Formal opinions on cloud-computing
Twelve states have issued formal advisory opinions that specifically discuss the propriety of cloud-based services that use the web and external servers for information storage in the law firm setting, such as Online Legal Software. Several other states and the American Bar Association have addressed the issue briefly or in connection with other opinions.
The Alabama Disciplinary Commission in Ethics Opinion 2010-02 held that Alabama attorneys may use cloud-computing services provided that the attorney exercises reasonable care in doing so.
The State Bar of Arizona Ethics Committee has two relevant opinions on cloud-computing: In opinion 05-04, the Committee held that electronic storage of client files is permissible, as long as the attorney takes competent and reasonable steps to safeguard client confidences. This was expanded in opinion 09-04, which confirmed that using online accessible documents was fine, providing, of course, that reasonable steps were taken to safeguard client data.
The State Bar of California Standing Committee on Professional Responsibility and Conduct addressed the larger issue, namely the propriety of using electronic devices and communications. A helpful list of factors was set forth therein; again, reasonableness is the touchstone..
One of the most useful opinions comes from the Iowa State Bar Association Committee on Ethics and Practice Guidelines, which sets out some “basic guidance” in the use of the cloud and a helpful list of factors for the attorney to consider.
The recent Massachusetts Bar Association opinion emphasized the broad issues that ring across the decisions: the attorneys’ responsibility was to ensure their data was reasonably safe from unauthorized access and interception, and there was not an unreasonable risk of inadvertent disclosure.
The State Bar of Nevada Standing Committee on Ethics and Professional Responsibility summarized much of the existing literature, concluding that the attorney’s responsibility was to exercise reasonable care in the selection of the third-party contractor (including cloud providers); to have a reasonable expectation of confidentiality; and to instruct and require the contractor to keep the information confidential and inaccessible.
The recent opinion by the New Hampshire State Bar Ethics Committee adopted “the consensus among states that a lawyer may use cloud computing consistent with his or her ethical obligations, as long as the lawyer takes reasonable steps to ensure that sensitive client information remains confidential.”
The New York Committee on Professional Ethics found that using an outside online storage provider for confidential client information is fine, so long as the lawyer takes reasonable care to ensure confidentiality will be maintained.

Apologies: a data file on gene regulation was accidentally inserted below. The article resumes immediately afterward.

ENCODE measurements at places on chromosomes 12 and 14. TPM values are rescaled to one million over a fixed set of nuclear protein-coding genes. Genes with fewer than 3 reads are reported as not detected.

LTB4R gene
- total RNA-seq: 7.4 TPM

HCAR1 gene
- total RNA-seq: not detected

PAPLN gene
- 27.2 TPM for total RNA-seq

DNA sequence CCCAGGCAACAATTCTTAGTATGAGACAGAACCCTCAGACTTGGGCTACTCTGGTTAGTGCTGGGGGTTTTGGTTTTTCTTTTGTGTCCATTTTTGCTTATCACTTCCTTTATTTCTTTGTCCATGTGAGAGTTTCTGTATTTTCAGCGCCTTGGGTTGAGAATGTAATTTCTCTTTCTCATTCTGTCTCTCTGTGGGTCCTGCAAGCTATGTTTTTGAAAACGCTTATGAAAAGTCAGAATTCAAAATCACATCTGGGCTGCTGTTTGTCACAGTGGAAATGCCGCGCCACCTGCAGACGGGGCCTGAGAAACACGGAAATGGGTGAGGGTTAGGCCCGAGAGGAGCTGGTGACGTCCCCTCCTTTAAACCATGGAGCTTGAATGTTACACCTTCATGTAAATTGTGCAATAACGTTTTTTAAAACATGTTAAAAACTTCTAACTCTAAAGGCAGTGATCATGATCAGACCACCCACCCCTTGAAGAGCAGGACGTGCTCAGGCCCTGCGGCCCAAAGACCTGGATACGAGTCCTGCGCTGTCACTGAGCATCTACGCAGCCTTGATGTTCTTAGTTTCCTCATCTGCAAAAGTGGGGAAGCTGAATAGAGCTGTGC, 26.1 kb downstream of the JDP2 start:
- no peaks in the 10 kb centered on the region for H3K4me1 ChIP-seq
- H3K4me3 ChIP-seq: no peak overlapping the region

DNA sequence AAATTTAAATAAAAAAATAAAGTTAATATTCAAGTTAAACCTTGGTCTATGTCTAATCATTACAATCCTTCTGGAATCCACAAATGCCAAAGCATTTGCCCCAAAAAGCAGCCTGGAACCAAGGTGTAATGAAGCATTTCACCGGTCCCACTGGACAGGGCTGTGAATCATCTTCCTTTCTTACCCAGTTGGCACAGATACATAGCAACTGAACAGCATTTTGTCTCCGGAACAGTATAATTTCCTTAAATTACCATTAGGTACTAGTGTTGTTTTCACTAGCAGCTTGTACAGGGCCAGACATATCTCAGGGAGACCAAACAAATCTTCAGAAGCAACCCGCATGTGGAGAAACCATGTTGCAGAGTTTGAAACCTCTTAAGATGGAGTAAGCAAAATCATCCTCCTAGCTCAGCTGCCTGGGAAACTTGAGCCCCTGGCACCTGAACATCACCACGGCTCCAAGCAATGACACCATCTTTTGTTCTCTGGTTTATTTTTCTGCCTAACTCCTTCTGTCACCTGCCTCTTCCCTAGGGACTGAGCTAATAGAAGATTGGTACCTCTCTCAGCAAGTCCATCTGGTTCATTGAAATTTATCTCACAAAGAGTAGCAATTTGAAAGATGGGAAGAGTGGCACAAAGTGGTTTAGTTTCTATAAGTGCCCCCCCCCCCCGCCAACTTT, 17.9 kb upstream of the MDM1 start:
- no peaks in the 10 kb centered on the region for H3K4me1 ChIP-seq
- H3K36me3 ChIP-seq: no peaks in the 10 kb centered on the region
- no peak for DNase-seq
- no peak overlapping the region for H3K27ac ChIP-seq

The North Carolina State Bar followed this position, determining cloud services are fine, so long as the attorney uses reasonable care to minimize the risks of inadvertent disclosure of confidential information and protect the security of client information and files.
In consensus with other states, the Oregon State Bar said that use of online service providers was fine, so long as reasonable steps are taken to ensure that client data is secure and confidential.
The Pennsylvania Bar Association Committee on Legal Ethics and Professional Responsibility came to a similar conclusion, holding that Pennsylvania attorneys may use the cloud, as long as (1) all such materials remain confidential, and (2) reasonable safeguards are employed to ensure that the data is protected from breaches, data loss and other risks.
Lastly, the Vermont Bar Association agreed with the national consensus regarding use of the cloud; holding that usage of the cloud is fine, so long as the attorney takes reasonable precautions to protect the confidentiality of the data and ensure access to the materials.
Bar Association Websites
Many State and National bar websites, as well as private blogs have helpful resources and discussion forums on issues of cloud-computing. Some of the most useful include:
The American Bar Association, through their website, publications, and listservs (many designed for specific niches within the legal community) is an essential starting point for information and community.
The Law Society of British Columbia has put out an extensive checklist of issues to be considered when making the switch to cloud-computing. While not all the issues are relevant outside that particular province, it behooves every attorney to consider the same.
Private Attorney Blogs
A helpful blog focused on solo practice can be found at My Shingle, by Carolyn Elefant
Another helpful site Solo Practice University offers information as well as classes on different aspects of solo and small firm practice.
Online Legal Software Around the Web
Our YouTube channel has the latest videos and presentations from Online Legal Software, including handy guides and checklists and refresher training videos.
Read about legal cloud security on YouBlawg